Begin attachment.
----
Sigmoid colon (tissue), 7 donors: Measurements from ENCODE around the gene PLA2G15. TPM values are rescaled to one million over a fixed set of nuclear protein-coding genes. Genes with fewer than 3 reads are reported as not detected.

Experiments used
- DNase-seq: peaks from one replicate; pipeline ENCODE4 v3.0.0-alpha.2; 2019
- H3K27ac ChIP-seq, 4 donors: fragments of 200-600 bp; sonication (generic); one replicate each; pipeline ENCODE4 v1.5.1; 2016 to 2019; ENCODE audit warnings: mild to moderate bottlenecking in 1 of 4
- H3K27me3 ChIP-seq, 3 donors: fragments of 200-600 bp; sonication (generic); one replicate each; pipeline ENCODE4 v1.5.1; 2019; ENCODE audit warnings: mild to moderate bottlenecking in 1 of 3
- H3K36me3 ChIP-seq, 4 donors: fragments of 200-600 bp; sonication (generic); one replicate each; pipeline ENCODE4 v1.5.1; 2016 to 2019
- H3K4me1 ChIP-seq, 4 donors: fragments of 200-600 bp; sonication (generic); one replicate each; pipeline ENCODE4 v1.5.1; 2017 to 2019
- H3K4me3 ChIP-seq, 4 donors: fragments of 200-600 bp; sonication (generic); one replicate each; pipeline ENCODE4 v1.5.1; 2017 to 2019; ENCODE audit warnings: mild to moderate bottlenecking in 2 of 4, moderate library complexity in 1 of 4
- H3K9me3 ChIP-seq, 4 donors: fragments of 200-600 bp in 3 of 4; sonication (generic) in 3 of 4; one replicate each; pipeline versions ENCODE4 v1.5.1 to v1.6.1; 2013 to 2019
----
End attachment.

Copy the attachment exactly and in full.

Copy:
Sigmoid colon (tissue), 7 donors: Measurements from ENCODE around the gene PLA2G15. TPM values are rescaled to one million over a fixed set of nuclear protein-coding genes. Genes with fewer than 3 reads are reported as not detected.

Experiments used
- DNase-seq: peaks from one replicate; pipeline ENCODE4 v3.0.0-alpha.2; 2019
- H3K27ac ChIP-seq, 4 donors: fragments of 200-600 bp; sonication (generic); one replicate each; pipeline ENCODE4 v1.5.1; 2016 to 2019; ENCODE audit warnings: mild to moderate bottlenecking in 1 of 4
- H3K27me3 ChIP-seq, 3 donors: fragments of 200-600 bp; sonication (generic); one replicate each; pipeline ENCODE4 v1.5.1; 2019; ENCODE audit warnings: mild to moderate bottlenecking in 1 of 3
- H3K36me3 ChIP-seq, 4 donors: fragments of 200-600 bp; sonication (generic); one replicate each; pipeline ENCODE4 v1.5.1; 2016 to 2019
- H3K4me1 ChIP-seq, 4 donors: fragments of 200-600 bp; sonication (generic); one replicate each; pipeline ENCODE4 v1.5.1; 2017 to 2019
- H3K4me3 ChIP-seq, 4 donors: fragments of 200-600 bp; sonication (generic); one replicate each; pipeline ENCODE4 v1.5.1; 2017 to 2019; ENCODE audit warnings: mild to moderate bottlenecking in 2 of 4, moderate library complexity in 1 of 4
- H3K9me3 ChIP-seq, 4 donors: fragments of 200-600 bp in 3 of 4; sonication (generic) in 3 of 4; one replicate each; pipeline versions ENCODE4 v1.5.1 to v1.6.1; 2013 to 2019